Skip to main content

Gale Acuff


I'm carving my initials on a tree
with a pocketknife my father gave me
yesterday. My first tool. My first weapon.
I'm leaving a hint of who I am here
by force. I'm not killing the tree but what
was that cry I just heard? Probably just
a bird but it's a new one on me. Crow?
Pigeon? No and no. GA--that's me, or
part. I know who I am but if someone
comes through these woods and doesn't know me then
he won't know I cut these clues. But he'll know
why, I suspect, and that's enough: as if
I've put my mark on Nature--my copy
-right. Yes (mean my initials), I own all
you survey. Not just this one tree but all
its brothers and, by extension, the earth
and sky, bushes and briars and flowers,
birds and squirrels and stray cats and dogs and
whatever other creatures wander through,
including the character who pauses
here and finds the owner of this forest.
Not that he would know where to look. Chances
are he won't stop here at all but at some
strange tree. If I'm discovered it will be
by accident. And I'm not even sure
if I can find this place again myself.
It will be like stumbling on a second
finding. I may wander through here for years
and never see me again, especially
if it's me I'm seeking. Then, in ten years,
say, I'm back in the territory and
I stop to wipe my brow or take a piss
and I look up and there I am, even
taller than I stand. Well (I'll say), I'll be
damned. There it is. There I am. After all
this time. I'll reach to touch the old scars and
recall the pocketknife lost long ago,
perhaps in these very woods. I don't know.
If it's here it's rusted to Hell by now,
going back to what it was before mined
and forged and alloyed and packaged and sold
to my father and then passed on to me.
That's me, too, lying in the loam somewhere
beneath the trees. I shouldn't be careless
and wouldn't want to lose me for life.
Or suppose someone finds it before me,
picks it up and takes it home and cleans it
and slides it into his pocket, finders
keepers? There's something left of me on edge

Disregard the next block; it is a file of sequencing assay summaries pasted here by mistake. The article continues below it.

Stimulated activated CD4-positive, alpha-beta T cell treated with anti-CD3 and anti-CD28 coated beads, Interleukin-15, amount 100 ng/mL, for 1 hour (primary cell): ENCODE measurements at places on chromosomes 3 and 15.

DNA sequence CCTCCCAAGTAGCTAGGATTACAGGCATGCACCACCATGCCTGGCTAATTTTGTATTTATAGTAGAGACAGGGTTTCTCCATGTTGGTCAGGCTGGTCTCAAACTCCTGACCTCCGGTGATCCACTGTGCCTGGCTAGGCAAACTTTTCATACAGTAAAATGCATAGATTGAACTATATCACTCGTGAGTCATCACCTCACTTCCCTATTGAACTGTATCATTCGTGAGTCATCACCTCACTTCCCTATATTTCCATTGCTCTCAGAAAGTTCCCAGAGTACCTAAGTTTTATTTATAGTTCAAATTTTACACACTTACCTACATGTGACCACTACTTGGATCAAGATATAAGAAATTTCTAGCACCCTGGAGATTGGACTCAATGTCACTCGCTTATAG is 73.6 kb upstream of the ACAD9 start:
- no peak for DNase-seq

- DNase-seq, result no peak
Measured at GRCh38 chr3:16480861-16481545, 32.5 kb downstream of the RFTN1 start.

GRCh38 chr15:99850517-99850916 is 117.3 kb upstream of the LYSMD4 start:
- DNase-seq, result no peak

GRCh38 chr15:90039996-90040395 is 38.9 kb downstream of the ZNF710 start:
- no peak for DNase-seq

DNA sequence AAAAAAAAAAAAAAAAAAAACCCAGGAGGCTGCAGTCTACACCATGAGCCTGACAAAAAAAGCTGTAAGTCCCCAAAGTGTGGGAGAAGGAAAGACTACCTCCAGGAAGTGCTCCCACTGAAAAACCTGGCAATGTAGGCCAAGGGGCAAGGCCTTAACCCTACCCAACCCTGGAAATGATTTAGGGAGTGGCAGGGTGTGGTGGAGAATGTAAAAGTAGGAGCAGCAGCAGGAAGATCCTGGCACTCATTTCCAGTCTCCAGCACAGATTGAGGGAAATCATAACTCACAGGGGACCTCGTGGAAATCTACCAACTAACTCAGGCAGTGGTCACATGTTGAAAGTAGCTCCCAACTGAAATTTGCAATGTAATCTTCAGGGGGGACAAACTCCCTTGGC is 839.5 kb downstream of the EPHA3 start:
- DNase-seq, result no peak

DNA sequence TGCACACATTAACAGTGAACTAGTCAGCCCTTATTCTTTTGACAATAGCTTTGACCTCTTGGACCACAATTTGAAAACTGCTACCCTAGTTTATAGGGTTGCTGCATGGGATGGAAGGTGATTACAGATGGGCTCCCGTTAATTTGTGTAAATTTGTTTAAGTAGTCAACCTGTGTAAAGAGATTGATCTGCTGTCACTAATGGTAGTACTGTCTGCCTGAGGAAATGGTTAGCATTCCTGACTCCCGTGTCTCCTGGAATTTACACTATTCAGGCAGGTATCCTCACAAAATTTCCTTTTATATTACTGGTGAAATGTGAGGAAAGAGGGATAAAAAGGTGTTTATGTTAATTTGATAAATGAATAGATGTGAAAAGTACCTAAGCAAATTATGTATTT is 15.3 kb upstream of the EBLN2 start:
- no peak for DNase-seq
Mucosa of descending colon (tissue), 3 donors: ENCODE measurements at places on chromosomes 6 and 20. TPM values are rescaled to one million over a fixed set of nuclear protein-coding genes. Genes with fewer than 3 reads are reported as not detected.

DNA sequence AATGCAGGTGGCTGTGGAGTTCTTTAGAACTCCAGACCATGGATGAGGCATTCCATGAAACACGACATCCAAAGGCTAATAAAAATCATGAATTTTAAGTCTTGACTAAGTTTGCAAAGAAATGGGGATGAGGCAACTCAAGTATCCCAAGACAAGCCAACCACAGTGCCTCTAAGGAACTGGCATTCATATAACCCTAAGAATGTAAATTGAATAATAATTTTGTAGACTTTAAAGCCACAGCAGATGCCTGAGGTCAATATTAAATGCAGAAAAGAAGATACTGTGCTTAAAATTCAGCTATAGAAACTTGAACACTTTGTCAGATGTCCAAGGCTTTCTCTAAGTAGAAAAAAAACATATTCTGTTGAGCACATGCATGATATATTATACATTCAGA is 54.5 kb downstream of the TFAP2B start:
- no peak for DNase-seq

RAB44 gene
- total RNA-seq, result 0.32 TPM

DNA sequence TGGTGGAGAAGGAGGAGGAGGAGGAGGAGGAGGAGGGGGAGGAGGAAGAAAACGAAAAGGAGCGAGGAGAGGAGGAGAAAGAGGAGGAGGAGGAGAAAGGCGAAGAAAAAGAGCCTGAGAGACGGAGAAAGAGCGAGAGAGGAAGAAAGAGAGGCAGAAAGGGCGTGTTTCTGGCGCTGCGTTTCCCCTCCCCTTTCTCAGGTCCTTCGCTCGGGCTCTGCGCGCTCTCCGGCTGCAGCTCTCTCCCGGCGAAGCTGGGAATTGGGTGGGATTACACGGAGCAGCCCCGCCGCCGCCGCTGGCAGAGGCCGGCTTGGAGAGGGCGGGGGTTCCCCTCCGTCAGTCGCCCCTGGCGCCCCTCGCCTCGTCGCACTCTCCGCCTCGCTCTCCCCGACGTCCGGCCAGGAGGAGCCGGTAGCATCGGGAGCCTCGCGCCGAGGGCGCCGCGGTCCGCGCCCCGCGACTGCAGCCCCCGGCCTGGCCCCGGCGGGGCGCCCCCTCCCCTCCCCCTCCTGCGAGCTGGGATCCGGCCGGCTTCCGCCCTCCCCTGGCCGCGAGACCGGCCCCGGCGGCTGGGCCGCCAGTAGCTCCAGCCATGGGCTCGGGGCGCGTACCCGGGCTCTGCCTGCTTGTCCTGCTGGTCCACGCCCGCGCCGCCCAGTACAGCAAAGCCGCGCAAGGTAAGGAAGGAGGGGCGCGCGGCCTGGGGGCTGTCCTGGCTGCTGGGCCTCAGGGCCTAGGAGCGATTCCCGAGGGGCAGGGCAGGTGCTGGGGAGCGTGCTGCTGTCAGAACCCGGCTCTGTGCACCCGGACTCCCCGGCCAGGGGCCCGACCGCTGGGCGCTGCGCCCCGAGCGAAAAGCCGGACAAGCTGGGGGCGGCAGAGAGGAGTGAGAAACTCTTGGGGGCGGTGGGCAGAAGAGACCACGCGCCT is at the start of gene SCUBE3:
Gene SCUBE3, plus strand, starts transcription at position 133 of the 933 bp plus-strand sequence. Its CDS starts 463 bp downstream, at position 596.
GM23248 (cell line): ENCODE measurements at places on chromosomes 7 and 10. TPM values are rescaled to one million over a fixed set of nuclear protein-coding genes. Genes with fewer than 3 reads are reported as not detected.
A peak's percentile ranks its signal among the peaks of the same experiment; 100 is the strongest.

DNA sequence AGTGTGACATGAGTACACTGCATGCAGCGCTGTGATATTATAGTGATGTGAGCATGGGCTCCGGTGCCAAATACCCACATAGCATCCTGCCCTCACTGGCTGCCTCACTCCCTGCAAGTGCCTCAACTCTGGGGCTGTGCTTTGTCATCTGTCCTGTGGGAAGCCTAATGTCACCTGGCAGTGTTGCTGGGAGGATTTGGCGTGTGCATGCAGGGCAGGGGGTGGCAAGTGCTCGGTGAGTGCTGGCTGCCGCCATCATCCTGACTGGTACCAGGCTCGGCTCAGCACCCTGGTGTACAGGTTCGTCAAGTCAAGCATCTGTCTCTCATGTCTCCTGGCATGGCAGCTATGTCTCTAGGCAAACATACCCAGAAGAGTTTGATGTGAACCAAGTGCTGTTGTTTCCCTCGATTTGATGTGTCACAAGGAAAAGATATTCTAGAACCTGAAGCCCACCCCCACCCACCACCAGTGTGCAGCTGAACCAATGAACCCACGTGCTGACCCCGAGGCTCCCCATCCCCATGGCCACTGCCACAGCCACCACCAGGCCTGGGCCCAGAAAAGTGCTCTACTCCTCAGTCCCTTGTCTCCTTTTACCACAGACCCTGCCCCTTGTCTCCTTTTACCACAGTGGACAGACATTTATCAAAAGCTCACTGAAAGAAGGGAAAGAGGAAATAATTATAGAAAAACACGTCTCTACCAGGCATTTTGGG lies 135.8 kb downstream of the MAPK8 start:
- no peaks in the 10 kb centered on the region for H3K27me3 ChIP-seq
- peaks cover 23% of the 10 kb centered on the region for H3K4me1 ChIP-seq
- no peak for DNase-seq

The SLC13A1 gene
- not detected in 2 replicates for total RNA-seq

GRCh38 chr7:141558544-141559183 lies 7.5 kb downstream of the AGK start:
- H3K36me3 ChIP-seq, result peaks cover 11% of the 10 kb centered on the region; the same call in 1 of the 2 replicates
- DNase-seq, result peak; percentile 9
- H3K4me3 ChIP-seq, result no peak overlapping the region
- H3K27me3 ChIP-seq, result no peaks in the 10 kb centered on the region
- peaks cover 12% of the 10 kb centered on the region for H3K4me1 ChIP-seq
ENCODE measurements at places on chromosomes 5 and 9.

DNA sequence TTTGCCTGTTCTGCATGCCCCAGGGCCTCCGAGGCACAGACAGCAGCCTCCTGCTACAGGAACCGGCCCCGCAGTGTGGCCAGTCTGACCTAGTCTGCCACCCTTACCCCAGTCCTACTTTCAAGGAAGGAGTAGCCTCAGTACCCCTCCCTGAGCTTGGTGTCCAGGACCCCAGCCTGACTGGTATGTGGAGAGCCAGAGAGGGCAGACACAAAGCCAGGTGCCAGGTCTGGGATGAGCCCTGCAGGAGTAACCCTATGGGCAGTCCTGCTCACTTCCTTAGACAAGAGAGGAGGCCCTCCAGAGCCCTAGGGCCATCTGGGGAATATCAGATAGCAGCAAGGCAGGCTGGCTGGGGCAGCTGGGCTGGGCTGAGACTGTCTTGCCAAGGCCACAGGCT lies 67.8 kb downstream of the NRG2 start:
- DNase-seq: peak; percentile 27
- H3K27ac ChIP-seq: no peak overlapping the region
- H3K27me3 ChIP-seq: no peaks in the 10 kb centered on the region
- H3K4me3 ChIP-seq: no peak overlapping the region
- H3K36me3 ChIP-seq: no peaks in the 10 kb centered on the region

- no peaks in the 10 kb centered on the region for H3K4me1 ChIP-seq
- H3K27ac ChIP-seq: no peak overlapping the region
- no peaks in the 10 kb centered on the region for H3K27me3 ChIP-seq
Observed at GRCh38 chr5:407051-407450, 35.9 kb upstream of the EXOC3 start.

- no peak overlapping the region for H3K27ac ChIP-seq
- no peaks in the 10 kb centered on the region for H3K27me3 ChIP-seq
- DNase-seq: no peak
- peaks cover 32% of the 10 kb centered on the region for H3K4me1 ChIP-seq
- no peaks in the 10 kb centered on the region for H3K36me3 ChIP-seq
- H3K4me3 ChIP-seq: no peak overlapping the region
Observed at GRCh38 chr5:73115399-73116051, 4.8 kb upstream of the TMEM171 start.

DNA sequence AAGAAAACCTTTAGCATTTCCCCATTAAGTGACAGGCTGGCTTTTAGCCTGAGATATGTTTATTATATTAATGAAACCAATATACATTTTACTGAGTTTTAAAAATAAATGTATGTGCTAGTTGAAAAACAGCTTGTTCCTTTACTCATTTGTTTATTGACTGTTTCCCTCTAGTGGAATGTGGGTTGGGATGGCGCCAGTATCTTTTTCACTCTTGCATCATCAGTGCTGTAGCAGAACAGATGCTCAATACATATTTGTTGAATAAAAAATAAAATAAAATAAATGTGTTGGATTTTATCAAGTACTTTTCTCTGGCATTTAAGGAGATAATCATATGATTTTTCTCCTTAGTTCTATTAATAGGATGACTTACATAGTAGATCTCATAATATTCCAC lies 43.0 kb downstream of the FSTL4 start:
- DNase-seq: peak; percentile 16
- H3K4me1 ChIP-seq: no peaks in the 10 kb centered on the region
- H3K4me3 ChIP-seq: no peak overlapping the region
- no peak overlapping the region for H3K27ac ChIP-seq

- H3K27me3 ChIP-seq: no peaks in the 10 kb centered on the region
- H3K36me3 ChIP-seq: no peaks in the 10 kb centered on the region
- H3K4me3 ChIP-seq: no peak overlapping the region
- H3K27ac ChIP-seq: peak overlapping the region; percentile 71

and I'll bet that it will never wear off
no matter how much it's used. My tool. My
weapon. My birth and my death and a name.

Gale Acuff has had hundreds of poems published in eleven countries and is the author of three books of poetry. He has taught university English in the US, China, and Palestine.


Popular posts from this blog

David Oliver Cranmer

Not Just Another Playlist Often, I sit in my swivel chair looking out the window, while jazz, country, or rock music plays. This pleasure goes on for many hours a mystic trance of sorts streaming—the glue maintaining my soul. I turn the best songs into playlists (once we called them mix tapes) puzzling over the perfect order. Does Satchmo’s “What a Wonderful World” kick off my latest list or make it the big soulful closer? And does “Mack the Knife” go higher in the set than “Summertime?” That’s an Ella Fitzgerald duet! “Foolishness? No, it’s not” whether you are climbing a tree to count all the leaves or tapping to beats. These are the joys that bring inner peace and balance (to a cold universe) lifting spirits skyward. David Oliver Cranmer ’s poems, short stories, articles, and essays have appeared in publications such as Punk Noir Magazine , The Five-Two: Crime Poetry Weekly , Needle: A Magazine of Noir , LitReactor , Macmillan’s Criminal Element , and

Corey Mesler

  I think of you tonight, my Beats I think of you tonight, my Beats, and I am grateful.  I walked the narrow lanes of Academia and never felt at home. There were men and women in the flowerbeds, their heads full of theorems and poems. There were teachers who could lift their own weight in prose.  I was lonely. I was too loose.  I was a lad from the faraway country of Smarting. But I had you as so many before me. I had you and I knew secret things. I could count on you like a percussion. And now I want to say: I love you.  If not for you, what? I want to say. If Allen Ginsberg did not exist it would be necessary to invent him.  COREY MESLER has been published in numerous anthologies and journals including Poetry, Gargoyle, Five Points, Good Poems American Places, and New Stories from the South . He has published over 25 books of fiction and poetry. His newest novel, The Diminishment of Charlie Cain , is from Livingston Press. He also wrote the screenplay for We Go On , which won The Me

Amy Holman

My mother made herself the deer with a broken leg  We saw a deer through the pane into someone else’s yard. The leg moved like a tube sock pinned to the hip  and half filled with sticks. I did not like to see it suffer, either. She was upset —my mother —that no one helped  the doe. Was it a mother, too? As if we were the first to observe the scene. We weren’t. All had been told to let her be. My mother had suffered a destruction  of the self, a divorce, and no one cared. That wasn’t true.  We were grown, on our own. I agree it was hard. Yet  in those moments of a cold November day, we watched  a doe, disabled and enduring, walk across a yard and eat  a hedge. I wish she could have seen it like that. Amy Holman is the author of the collection, Wrens Fly Through This Opened Window (Somondoco Press, 2010) and four chapbooks, including the prizewinning Wait for Me, I’m Gone (Dream Horse Press, 2005). Recent poems have been in or accepted by Blueline,